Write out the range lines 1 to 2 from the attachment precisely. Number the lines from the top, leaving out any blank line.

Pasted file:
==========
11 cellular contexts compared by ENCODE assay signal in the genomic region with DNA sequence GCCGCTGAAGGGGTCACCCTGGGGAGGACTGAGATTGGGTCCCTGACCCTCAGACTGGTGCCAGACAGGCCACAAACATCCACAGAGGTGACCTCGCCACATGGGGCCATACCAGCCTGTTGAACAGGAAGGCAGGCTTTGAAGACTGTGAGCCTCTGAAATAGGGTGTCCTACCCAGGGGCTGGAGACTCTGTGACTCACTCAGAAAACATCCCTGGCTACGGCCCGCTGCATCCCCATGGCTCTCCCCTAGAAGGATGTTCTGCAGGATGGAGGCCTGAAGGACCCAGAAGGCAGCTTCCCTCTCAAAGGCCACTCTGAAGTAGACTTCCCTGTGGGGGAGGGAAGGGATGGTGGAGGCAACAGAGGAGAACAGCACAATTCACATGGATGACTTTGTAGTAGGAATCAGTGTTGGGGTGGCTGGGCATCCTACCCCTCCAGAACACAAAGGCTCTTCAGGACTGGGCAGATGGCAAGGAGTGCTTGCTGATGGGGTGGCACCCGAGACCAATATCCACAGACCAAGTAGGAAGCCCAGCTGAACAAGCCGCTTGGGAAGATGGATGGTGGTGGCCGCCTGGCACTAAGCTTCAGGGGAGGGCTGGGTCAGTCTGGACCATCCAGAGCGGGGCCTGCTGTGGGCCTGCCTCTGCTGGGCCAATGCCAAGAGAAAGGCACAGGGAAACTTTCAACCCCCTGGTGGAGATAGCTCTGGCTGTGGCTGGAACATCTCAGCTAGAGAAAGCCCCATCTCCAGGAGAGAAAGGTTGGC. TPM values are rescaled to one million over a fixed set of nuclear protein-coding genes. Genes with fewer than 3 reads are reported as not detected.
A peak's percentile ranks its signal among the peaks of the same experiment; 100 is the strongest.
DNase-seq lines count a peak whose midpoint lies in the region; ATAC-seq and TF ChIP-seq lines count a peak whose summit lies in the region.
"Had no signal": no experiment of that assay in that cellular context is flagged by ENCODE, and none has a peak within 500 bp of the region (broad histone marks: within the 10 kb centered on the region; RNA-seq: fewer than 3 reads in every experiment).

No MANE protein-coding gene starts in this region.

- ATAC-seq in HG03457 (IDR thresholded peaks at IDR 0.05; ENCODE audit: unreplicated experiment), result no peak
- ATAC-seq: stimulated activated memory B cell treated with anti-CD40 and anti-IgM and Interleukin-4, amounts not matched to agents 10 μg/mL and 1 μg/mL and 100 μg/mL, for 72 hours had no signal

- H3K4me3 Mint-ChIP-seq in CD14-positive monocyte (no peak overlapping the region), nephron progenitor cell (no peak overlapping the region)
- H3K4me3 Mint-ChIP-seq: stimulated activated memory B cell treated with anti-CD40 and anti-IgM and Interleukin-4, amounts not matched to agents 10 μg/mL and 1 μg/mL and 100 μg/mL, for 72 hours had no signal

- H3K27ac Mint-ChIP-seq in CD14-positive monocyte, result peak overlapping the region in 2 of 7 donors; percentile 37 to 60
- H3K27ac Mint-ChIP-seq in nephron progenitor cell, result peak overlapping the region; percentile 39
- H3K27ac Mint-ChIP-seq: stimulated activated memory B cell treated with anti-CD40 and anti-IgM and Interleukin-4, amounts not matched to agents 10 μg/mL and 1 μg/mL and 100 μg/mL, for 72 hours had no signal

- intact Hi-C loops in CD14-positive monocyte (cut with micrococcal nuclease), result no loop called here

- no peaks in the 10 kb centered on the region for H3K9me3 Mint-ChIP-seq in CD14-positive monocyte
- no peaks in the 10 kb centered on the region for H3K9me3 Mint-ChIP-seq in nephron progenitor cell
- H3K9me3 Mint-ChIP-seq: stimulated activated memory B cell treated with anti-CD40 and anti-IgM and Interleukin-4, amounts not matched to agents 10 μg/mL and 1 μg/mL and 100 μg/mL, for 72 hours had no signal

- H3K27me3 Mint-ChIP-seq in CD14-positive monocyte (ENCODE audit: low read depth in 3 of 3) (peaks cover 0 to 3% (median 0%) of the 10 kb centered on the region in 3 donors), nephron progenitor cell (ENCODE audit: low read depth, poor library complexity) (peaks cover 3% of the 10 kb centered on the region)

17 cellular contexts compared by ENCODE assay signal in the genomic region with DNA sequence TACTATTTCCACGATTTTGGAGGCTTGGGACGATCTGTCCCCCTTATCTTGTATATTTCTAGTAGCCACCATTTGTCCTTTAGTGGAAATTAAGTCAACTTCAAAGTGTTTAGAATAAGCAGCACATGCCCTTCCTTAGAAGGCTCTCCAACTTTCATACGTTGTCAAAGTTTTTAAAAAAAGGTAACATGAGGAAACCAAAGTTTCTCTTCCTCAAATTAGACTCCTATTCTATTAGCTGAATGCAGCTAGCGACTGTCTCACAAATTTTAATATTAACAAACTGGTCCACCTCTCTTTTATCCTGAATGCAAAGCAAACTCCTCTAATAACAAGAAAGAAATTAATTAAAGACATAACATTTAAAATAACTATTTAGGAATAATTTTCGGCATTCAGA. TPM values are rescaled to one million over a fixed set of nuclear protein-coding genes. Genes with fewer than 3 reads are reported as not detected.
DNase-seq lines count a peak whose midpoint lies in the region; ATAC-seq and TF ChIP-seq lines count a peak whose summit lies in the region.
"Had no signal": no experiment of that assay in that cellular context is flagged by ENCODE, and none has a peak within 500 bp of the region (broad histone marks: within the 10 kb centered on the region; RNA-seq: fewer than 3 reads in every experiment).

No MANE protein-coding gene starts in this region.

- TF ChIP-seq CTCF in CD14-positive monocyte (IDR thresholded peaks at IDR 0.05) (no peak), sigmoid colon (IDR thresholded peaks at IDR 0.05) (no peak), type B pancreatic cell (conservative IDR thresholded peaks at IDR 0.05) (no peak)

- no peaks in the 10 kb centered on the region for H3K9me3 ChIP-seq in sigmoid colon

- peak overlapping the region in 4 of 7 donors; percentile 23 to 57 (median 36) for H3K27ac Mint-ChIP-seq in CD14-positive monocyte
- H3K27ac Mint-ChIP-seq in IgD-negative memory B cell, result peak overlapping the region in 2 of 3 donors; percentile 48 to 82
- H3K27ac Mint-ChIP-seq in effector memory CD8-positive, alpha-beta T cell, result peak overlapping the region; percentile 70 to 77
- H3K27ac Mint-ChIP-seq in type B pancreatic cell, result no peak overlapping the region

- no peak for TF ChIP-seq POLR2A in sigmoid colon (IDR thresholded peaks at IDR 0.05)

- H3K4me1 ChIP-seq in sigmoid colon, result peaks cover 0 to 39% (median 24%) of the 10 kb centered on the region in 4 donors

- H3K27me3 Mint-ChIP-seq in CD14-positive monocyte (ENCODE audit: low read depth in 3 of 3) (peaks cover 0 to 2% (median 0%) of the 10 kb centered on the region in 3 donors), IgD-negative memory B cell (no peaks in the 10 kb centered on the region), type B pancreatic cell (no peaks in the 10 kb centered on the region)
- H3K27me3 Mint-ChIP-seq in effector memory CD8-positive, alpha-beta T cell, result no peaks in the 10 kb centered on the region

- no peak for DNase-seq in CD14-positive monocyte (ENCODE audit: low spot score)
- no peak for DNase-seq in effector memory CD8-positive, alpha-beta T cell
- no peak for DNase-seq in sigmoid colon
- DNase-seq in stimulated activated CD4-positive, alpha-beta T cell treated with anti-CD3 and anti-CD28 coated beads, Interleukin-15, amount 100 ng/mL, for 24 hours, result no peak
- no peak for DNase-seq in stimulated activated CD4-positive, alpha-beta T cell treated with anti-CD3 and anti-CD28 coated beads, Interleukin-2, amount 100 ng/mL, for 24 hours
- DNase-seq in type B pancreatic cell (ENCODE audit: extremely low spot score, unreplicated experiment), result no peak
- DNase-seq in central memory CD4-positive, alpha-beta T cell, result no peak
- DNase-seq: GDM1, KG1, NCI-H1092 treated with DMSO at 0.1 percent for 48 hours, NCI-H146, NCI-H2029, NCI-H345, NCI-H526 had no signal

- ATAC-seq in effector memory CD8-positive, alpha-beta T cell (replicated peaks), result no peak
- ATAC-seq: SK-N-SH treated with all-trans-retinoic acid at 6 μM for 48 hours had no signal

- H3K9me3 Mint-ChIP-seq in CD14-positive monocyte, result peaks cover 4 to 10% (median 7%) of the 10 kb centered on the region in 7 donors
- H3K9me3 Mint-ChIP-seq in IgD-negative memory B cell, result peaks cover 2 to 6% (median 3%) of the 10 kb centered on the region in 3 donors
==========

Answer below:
11 cellular contexts compared by ENCODE assay signal in the genomic region with DNA sequence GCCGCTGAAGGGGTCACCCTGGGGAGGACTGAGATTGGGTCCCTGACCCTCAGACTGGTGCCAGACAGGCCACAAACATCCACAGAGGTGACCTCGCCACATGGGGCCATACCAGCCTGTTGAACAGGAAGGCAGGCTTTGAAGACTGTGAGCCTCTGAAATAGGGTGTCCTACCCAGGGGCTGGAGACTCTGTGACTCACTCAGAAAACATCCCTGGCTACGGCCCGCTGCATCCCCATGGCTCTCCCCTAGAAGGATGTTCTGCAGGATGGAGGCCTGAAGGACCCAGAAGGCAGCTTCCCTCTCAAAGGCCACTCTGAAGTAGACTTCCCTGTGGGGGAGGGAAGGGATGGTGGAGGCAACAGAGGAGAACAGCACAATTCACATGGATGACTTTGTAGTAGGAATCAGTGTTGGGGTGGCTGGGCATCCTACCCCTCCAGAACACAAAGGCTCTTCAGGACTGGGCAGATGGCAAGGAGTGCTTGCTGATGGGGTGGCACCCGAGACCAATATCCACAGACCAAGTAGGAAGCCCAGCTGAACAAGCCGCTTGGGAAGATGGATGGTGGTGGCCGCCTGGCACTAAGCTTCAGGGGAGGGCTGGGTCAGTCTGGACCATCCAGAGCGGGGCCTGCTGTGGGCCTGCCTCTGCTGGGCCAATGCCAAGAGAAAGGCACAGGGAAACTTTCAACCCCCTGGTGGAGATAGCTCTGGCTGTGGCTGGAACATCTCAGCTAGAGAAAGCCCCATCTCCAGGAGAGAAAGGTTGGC. TPM values are rescaled to one million over a fixed set of nuclear protein-coding genes. Genes with fewer than 3 reads are reported as not detected.
A peak's percentile ranks its signal among the peaks of the same experiment; 100 is the strongest.